If you haven't been watching "Playing House" on USA Network, which wrapped up its second season Tuesday night, you need to do yourself a favor and watch it On Demand, like, tonight. The sitcom is about best friends Maggie (Lennon Parham) and Emma (Jessica St. Clair), who are raising Maggie's baby together after Maggie's divorce. It manages to be relatable even with that unusual premise, but even better, it's hilarious. The rapport and shorthand and inside jokes between St. Clair and Parham makes it obvious that they're great friends IRL; it'll remind you of your antics with your own best friends.
This season, Maggie and Emma have been closely watching baby Charlotte's development, and that's where our friends at Easter Seals came in. Through an innovative partnership, "Playing House" incorporated messages about milestones and screenings, which makes sense given that Easter Seals is the leading nonprofit provider of services for those with special needs, including autism and physical and developmental disabilities. Its campaign, Make the First Five Count, is an enormously helpful resource for all parents of children under 5, helping you determine whether your child is developmentally on track before kindergarten. (Did you know that every year, more than 1 million children start kindergarten with an undiagnosed developmental delay?) This partnership was especially relevant to St. Clair and Parham, given that they themselves each have a 2-year-old daughter. This week we got to hear about their lives as friends and colleagues and moms.
Parents: What are some incidents from the show that come from your own lives?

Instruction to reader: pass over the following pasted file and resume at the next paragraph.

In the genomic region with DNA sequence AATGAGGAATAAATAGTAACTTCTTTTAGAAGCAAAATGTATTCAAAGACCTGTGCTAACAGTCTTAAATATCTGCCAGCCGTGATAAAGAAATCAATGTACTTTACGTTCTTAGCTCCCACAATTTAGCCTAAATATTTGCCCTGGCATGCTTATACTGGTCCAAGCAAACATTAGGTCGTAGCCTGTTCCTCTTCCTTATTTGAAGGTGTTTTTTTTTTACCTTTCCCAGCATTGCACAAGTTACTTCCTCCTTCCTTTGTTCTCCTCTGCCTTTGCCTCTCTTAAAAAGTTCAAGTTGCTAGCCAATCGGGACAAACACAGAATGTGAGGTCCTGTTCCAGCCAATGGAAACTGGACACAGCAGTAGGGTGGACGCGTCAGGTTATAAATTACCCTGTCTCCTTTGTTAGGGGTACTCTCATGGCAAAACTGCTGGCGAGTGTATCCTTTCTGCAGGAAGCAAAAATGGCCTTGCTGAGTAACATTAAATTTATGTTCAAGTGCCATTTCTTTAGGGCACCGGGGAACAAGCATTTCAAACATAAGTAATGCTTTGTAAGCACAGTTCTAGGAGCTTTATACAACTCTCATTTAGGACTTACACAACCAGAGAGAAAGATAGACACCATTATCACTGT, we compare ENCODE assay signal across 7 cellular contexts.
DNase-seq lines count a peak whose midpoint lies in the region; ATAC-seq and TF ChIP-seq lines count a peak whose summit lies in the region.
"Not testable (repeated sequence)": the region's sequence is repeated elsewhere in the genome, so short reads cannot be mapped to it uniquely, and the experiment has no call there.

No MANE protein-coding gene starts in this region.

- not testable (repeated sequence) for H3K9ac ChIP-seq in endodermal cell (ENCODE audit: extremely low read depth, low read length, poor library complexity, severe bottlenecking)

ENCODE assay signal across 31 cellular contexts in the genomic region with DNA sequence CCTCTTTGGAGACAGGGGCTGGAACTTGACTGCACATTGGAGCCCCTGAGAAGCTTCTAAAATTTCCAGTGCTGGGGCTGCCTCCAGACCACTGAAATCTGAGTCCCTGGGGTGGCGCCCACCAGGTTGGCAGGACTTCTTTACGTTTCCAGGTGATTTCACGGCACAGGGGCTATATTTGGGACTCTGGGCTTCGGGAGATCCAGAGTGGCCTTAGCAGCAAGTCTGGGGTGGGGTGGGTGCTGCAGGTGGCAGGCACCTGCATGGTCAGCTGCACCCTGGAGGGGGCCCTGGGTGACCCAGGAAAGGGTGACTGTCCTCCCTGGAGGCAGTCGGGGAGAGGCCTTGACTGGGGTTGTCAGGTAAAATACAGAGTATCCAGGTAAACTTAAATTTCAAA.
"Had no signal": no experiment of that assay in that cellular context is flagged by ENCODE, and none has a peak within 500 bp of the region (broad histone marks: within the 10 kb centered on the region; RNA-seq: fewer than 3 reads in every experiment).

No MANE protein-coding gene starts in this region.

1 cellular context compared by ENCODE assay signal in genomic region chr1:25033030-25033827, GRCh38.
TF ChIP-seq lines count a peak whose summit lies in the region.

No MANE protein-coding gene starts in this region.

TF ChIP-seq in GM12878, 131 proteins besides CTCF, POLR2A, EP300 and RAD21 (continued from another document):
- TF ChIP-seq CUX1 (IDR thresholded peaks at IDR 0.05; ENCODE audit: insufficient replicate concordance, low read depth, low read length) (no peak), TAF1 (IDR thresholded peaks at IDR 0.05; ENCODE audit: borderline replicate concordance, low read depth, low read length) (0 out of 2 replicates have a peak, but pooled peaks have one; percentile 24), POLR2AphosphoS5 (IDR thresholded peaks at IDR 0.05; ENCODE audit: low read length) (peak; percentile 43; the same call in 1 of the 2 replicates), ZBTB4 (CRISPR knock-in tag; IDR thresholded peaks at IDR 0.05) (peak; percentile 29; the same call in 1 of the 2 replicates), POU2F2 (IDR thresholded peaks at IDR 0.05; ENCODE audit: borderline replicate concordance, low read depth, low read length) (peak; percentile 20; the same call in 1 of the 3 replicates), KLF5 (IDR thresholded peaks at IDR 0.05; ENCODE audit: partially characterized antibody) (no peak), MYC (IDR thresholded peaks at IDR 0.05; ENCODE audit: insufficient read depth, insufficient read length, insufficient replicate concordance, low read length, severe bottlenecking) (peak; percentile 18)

Jessica: Most of what we write is initially inspired by real-life incidents, either ours or someone in our writers' room. In episode 2, "Sleepless in Pinebrook" -- the scene where Bruce takes a bath with Charlotte and the inevitable happens [Editor's note: "The inevitable" stems from the fact that the baby isn't wearing a diaper] -- that actually happened to me. It was one of the most horrifying moments of my life, but also I was playing Russian roulette taking a bath with my baby.
Lennon: Something in Maggie's storyline that is very connected to my experience as a mother is this line: "If I'm going to be away from Charlotte, I want it to be for something I really care about..." We are fortunate enough to do what we love for work and we hope that our daughters will grow up seeing that when we are away from them working, it's for something we truly care about.
What's your biggest challenge as a working mom with an especially hectic schedule?
Lennon: Setting boundaries on the work, so that there is time for our families as well as time for ourselves.
Jessica: Lennon's husband worked at a school where they taught transcendental meditation and took time out of the school day to meditate. Seeing the change in the students' lives, we thought it would be useful to us as well. So Lennon and I learned meditation from a phenomenal teacher, Lynn Kaplan, through the David Lynch Foundation, and we try and meditate at least once a day.
How do you handle childcare? How was the transition going back to work after having a baby?